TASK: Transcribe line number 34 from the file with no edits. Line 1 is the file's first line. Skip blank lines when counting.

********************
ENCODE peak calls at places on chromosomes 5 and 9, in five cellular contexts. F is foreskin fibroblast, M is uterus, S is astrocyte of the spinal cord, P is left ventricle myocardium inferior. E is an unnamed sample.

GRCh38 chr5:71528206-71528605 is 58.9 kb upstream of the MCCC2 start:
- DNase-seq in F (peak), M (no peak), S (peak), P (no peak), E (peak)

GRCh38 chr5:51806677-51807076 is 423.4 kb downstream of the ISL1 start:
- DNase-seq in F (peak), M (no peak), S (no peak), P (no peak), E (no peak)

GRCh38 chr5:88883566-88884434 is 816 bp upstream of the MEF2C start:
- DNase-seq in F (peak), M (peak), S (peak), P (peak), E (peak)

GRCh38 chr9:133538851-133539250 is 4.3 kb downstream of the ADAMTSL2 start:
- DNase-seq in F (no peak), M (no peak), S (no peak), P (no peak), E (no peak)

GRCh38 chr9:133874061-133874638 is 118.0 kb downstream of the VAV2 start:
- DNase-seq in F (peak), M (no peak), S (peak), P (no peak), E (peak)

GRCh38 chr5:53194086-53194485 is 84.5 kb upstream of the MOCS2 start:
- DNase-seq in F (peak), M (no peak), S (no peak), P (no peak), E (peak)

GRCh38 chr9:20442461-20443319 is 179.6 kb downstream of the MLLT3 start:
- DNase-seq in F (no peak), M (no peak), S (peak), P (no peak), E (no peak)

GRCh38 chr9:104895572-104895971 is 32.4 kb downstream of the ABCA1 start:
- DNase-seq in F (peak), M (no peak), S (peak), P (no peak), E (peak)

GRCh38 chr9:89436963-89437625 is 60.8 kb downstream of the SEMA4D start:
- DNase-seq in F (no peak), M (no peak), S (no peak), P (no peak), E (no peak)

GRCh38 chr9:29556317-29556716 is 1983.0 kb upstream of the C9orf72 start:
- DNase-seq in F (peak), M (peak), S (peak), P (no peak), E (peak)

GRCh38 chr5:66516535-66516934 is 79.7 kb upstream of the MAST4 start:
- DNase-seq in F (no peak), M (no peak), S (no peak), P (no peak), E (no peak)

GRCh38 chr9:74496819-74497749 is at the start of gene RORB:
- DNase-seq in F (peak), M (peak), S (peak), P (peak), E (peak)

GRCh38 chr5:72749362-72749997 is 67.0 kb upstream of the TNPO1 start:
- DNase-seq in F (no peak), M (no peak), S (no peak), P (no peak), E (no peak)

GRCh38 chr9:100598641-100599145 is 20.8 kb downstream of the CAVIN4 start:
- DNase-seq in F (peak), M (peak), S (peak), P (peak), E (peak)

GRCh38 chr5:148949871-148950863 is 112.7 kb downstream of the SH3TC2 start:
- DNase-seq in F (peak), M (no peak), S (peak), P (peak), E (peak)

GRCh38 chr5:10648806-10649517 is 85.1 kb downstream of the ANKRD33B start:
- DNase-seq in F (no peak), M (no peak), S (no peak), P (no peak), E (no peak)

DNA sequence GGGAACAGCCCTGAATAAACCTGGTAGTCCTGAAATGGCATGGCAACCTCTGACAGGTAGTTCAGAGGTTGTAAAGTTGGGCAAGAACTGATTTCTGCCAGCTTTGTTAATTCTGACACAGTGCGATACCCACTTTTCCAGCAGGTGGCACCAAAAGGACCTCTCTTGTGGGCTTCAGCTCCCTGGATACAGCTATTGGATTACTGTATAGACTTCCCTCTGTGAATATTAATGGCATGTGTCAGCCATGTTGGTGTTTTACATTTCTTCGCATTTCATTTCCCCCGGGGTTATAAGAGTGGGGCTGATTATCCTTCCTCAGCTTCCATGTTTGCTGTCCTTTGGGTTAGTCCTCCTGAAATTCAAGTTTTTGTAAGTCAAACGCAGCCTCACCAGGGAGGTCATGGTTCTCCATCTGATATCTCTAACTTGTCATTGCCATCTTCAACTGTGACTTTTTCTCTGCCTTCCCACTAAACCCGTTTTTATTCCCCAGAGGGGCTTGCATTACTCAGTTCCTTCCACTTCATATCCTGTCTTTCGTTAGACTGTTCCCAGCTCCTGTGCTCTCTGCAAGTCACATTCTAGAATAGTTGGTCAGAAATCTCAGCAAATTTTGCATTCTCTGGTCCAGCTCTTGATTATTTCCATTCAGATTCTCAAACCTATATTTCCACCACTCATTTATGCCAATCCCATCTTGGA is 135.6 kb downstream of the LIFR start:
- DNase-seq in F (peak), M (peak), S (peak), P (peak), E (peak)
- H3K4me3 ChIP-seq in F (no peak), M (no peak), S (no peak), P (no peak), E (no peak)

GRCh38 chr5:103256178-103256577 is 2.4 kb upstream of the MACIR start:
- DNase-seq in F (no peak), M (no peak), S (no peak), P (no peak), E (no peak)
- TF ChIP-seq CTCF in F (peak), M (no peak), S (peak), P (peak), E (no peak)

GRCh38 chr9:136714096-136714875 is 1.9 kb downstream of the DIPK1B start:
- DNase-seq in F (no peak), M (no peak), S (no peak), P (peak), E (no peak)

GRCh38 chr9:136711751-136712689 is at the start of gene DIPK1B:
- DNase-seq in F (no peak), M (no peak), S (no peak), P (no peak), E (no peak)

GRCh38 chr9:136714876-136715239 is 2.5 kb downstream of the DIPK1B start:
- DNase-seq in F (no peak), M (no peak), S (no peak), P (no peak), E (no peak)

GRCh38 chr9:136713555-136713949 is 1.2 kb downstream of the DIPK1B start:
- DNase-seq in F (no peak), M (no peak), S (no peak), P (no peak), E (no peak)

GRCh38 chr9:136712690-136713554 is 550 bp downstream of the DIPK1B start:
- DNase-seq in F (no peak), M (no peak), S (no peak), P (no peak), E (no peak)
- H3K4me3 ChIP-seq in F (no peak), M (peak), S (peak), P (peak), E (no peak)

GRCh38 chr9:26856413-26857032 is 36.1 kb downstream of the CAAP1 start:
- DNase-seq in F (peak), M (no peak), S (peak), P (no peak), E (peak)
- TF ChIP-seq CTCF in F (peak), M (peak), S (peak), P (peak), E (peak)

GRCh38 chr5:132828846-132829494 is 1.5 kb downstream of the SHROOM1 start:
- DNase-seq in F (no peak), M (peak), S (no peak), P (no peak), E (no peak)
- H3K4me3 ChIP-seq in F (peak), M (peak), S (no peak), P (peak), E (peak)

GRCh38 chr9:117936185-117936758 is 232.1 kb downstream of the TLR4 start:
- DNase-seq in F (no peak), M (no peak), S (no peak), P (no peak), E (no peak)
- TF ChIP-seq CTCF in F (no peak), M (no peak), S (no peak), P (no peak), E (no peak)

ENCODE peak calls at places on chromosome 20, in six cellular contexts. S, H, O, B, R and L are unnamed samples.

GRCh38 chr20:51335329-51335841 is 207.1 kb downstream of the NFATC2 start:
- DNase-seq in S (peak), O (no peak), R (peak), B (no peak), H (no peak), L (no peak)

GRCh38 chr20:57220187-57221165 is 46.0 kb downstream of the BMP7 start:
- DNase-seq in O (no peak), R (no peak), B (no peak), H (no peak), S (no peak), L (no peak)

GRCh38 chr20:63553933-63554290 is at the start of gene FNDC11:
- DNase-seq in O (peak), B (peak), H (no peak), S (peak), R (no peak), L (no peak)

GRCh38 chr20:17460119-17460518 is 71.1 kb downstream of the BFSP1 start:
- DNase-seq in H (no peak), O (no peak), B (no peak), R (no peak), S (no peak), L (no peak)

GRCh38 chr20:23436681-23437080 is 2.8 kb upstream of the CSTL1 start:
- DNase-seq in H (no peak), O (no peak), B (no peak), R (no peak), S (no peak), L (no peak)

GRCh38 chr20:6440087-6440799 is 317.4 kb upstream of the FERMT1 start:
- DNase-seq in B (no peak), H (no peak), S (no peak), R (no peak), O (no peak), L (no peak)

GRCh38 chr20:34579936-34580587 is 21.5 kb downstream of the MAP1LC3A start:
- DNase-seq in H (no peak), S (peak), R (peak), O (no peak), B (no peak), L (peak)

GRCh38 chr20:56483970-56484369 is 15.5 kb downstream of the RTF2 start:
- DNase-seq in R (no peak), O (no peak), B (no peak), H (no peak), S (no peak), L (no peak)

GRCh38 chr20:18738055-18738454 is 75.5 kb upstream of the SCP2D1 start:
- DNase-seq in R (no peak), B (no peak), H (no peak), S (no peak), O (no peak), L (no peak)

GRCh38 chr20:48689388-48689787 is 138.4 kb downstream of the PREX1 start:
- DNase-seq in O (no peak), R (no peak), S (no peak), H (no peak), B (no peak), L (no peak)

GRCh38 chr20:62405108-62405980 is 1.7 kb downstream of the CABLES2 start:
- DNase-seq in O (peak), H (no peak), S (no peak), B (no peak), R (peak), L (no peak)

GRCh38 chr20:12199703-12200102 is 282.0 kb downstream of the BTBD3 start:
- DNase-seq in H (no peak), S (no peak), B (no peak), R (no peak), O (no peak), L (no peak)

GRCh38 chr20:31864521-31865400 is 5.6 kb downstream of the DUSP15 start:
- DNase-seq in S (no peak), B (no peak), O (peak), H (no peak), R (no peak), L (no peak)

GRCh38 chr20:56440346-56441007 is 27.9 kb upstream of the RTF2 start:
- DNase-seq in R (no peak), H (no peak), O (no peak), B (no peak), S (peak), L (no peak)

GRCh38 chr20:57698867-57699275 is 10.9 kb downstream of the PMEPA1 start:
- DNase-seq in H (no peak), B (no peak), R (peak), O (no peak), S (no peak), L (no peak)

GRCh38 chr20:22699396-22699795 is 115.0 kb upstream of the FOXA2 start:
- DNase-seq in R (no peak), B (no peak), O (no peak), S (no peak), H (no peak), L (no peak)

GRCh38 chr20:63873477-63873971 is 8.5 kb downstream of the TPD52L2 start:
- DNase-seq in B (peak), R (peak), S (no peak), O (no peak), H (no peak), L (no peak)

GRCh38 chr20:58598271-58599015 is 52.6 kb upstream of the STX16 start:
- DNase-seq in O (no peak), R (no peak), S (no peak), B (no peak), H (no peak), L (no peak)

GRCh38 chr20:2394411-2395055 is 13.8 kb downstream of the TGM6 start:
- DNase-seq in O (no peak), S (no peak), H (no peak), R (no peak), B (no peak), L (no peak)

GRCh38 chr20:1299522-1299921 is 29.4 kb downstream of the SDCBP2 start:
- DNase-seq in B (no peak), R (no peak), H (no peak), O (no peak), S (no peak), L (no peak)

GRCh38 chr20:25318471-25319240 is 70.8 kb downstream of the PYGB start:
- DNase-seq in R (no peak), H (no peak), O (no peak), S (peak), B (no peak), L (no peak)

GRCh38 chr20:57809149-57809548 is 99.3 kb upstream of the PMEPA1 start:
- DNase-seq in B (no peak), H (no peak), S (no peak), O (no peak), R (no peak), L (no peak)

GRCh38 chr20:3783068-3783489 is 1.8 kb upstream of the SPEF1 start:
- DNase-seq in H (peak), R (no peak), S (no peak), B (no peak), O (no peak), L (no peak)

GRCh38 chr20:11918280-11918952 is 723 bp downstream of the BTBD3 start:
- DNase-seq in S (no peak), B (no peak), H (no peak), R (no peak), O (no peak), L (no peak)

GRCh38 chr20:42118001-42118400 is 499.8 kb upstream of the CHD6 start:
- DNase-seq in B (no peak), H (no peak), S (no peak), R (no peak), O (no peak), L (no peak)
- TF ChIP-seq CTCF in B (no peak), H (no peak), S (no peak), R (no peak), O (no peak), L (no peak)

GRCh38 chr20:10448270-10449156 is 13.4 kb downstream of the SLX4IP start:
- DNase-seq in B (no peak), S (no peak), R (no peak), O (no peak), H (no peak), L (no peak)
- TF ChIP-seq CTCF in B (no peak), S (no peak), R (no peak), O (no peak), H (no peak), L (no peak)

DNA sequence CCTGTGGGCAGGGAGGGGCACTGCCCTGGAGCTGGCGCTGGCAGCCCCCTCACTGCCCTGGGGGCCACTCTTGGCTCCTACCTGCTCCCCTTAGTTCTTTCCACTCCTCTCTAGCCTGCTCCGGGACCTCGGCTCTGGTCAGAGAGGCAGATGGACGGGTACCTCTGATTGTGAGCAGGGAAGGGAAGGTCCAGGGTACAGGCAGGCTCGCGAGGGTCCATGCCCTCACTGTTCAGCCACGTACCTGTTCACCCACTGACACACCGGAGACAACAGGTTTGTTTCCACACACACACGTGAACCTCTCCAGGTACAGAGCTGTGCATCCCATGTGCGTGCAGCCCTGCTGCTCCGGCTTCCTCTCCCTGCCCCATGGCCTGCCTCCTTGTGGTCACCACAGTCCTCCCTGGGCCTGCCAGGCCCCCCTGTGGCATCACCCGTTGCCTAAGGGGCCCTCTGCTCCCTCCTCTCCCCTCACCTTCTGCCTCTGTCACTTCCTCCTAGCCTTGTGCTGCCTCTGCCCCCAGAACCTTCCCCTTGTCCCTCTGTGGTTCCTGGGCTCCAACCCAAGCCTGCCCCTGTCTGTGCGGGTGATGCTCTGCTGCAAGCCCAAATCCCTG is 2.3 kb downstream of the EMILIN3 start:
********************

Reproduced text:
DNA sequence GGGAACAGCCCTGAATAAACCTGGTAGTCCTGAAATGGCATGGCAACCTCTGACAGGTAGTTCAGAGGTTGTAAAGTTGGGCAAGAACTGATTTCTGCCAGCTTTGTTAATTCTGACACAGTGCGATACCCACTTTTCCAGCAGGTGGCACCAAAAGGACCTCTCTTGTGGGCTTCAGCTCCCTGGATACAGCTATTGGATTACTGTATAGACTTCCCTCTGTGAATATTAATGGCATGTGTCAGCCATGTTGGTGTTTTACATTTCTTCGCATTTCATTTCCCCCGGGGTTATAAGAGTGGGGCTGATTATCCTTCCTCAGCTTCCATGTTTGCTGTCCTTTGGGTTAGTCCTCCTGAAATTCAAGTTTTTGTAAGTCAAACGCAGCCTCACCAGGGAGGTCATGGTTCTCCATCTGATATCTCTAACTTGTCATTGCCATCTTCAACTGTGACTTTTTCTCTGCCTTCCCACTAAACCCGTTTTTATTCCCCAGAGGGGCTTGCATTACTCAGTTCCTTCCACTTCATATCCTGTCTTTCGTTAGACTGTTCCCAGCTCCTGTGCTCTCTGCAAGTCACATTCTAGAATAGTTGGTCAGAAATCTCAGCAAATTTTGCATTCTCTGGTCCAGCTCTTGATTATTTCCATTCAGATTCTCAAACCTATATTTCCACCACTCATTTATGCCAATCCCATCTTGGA is 135.6 kb downstream of the LIFR start: